And because it’s the most effective digital tactic at my disposal, I spend an awful lot of time researching email marketing. I read a ton of blogs. I listen to a lot of podcasts. I comb surveys for insights that will make my emails better.

I’ve started a document where I keep a bunch of statistics and insights gleaned. I realized that I needed to share these insights with you. Email marketing could be your most valuable asset too. So here are the eight newest things I’ve learned about email marketing that will improve the work you’re doing at your library.

How cardholders look at your emails

You’ve heard it before but I’ll say it again. You must make sure your emails are mobile-friendly and responsive. About 3 in 5 consumers check their email on the go. 75 percent of Americans say they use their smartphones most often to check email. (Blue Corona)

And you must assume your cardholders will use their phones to respond to your email call-to-action. 62 percent of email opens occur on mobile. Only 10 percent occur on desktop. That’s huge! (Adestra)

Your cardholders are checking their email literally everywhere. People admit to checking email while watching TV, in bed, on vacation, in the bathroom, while walking, during meals, during commuting, while talking, while working out, while driving, and while at a formal ceremony! (Adobe)

Your cardholders are spending more time reading emails. In the last decade, the amount of time people spent reading an email actually increased by 7 percent, to 11.1 seconds. (Litmus)

How to design the best library email

Your subject line is the most important part of your email. It gets your cardholders in the door, so to speak. Focus on sentiment by using emotional words. Use different words for different audiences. The subject line for a message you send to teens will be completely different from the message you send to parents. Make it simple and easy. However, length doesn’t matter anymore, so you can make your subject longer if you need too!

Write like a human and make sure everyone can read your text. For the text, speak conversationally. No industry-speak (words like periodicals are out!).You don’t have to convey all the information about your product or service or collection item in the body of the email. Get to the point and drive users to your website or another platform for more information. Avoid multi-colored fonts. Use fonts that are accessible, like Arial, Helvetica, Lucida Sans, Tahoma, and Verdana. (Bureau of Internet Accessibility).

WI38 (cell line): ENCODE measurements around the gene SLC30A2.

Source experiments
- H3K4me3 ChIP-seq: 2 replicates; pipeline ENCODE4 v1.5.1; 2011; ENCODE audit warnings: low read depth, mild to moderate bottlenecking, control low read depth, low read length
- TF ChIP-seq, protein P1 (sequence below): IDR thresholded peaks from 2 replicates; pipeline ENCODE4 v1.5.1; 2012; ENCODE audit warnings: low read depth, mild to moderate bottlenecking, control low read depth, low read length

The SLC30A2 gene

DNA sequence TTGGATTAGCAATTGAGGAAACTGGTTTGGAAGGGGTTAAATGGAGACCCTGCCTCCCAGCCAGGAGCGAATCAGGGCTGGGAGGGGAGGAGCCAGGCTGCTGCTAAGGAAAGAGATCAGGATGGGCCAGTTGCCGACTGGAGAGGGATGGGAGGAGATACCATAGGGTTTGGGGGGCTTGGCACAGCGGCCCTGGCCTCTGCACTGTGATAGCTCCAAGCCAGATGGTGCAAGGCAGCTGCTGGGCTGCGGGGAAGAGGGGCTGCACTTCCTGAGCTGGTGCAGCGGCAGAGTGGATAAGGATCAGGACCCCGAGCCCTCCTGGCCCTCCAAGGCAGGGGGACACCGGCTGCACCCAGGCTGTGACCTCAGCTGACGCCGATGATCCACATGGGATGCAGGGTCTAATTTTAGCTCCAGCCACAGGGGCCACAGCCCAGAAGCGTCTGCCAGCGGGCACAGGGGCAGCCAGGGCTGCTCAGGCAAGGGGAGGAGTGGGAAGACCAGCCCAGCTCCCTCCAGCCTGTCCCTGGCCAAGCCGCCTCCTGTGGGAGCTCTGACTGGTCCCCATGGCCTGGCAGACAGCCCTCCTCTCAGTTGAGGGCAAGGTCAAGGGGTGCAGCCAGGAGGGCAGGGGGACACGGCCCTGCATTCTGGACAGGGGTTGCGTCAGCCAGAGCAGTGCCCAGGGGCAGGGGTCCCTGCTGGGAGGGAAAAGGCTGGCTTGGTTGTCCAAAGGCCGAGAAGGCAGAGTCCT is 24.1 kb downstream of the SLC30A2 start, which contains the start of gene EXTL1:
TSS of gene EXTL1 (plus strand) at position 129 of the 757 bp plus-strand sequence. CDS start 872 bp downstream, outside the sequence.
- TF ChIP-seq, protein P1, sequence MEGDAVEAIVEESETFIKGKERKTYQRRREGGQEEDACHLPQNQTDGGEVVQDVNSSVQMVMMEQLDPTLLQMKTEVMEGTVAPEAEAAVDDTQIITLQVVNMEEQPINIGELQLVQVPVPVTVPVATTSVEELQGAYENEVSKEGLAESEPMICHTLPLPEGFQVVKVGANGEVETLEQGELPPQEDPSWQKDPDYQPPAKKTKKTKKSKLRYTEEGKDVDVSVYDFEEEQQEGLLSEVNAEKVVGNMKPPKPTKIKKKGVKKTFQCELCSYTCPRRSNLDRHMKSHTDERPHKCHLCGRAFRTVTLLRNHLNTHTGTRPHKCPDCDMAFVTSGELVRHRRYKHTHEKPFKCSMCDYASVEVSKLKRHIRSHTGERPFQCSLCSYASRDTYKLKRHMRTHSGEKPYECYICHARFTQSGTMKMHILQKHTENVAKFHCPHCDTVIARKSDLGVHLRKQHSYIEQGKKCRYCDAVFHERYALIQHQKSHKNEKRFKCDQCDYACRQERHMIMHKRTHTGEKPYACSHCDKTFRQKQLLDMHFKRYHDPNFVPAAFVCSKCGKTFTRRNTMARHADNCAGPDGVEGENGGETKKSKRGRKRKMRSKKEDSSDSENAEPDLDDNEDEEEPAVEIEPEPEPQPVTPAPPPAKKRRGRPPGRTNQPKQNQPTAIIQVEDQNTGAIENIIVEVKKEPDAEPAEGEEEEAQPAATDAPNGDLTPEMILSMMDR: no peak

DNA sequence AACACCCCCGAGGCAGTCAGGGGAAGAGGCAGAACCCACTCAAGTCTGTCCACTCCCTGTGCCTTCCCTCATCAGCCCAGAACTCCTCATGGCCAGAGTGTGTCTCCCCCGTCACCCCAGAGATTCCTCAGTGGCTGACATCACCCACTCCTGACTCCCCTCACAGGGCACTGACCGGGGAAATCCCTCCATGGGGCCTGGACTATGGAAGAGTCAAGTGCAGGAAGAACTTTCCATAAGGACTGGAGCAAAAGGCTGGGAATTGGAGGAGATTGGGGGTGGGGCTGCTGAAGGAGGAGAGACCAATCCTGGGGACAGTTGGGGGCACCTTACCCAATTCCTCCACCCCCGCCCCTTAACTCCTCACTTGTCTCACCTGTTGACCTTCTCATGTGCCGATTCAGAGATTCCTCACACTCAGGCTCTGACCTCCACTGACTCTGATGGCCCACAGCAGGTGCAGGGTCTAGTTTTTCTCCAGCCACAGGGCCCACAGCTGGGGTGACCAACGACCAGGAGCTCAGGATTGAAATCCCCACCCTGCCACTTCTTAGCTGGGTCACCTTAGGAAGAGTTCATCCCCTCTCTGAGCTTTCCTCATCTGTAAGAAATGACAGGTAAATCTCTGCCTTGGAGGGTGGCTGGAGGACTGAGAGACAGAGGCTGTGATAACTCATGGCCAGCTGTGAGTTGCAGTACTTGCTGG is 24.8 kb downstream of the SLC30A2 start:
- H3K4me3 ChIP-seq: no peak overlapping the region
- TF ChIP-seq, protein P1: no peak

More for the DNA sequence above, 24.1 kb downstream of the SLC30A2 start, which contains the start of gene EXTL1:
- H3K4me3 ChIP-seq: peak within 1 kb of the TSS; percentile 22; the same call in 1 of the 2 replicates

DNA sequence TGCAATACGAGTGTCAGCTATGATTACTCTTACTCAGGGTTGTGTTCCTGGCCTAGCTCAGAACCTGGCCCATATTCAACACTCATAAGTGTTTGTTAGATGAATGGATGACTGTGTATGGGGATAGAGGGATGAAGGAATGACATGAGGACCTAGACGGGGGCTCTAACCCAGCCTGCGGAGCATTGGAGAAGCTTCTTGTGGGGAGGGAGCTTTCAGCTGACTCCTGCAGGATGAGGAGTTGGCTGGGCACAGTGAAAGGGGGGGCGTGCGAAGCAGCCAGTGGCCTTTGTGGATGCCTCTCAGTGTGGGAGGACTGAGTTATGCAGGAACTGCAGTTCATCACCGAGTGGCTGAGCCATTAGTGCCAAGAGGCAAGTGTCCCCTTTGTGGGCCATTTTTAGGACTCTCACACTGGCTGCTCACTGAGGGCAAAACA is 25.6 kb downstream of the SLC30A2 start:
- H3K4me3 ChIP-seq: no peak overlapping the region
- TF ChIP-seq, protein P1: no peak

Make your email design hard to ignore. Use a one-column layout so people can scroll easily. Make the text large! Headlines should be no smaller than 25 pixels, body text should be no smaller than 18 pixels.  Call to action buttons can be pretty huge– anywhere from 44 x 44 pixels to 72 x 72 pixels.

Images matter. Photos of real people, especially faces with emotional expressions, are best. But don’t be afraid to use gifs too!

Learn more about email marketing for libraries

The Step-by-Step Method for Figuring Out the Best Time to Send Library Marketing Emails and Why You Should Never Stop Experimenting!

The Tiny Little Mistakes That Ruin Your Library Marketing Emails AND How to Fix Them!

This Advice Will Boost Your Library Marketing Email Click-Thru Rates

Don’t forget to join us for the LIVE LIBRARY MARKETING TALK ON INSTAGRAM every Tuesday at noon ET. We’ll talk about library marketing topics for about 15 minutes each week. My handle is Webmastergirl. You can email questions and topic suggestions ahead of time. Just fill out this form.

And check out these upcoming events and webinars where we can connect and discuss library marketing. Registration links included.

Subscribe to this blog and you’ll receive an email every time I post. To do that, click on “Follow” button in the bottom left-hand corner of the page. Connect with me on Twitter, Instagram, and LinkedIn.  

One Gigantic Library Email Marketing Mistake To Avoid